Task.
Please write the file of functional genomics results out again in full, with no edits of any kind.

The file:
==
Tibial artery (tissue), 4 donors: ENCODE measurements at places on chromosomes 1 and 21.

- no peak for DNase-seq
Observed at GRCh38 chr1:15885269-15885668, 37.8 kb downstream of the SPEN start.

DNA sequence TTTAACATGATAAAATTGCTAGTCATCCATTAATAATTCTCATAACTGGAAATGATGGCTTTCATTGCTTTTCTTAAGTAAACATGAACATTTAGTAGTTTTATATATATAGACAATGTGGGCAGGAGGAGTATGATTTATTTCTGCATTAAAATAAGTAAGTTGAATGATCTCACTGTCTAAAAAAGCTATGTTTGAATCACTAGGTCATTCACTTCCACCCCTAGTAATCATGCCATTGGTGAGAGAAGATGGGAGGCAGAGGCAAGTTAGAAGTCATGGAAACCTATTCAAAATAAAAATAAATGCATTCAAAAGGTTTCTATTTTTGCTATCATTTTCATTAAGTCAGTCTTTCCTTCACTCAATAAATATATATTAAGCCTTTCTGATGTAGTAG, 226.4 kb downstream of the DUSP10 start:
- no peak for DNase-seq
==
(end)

Tibial artery (tissue), 4 donors: ENCODE measurements at places on chromosomes 1 and 21.

- no peak for DNase-seq
Observed at GRCh38 chr1:15885269-15885668, 37.8 kb downstream of the SPEN start.

DNA sequence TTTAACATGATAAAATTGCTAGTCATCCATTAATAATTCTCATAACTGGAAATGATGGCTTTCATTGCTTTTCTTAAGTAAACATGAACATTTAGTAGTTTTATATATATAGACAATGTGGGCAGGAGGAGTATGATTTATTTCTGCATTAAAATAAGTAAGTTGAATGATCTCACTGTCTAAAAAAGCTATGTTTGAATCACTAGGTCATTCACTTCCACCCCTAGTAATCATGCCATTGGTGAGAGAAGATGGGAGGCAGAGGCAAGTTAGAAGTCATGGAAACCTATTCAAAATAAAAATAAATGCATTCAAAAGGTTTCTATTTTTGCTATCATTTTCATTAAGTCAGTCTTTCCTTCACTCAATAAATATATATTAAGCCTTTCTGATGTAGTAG, 226.4 kb downstream of the DUSP10 start:
- no peak for DNase-seq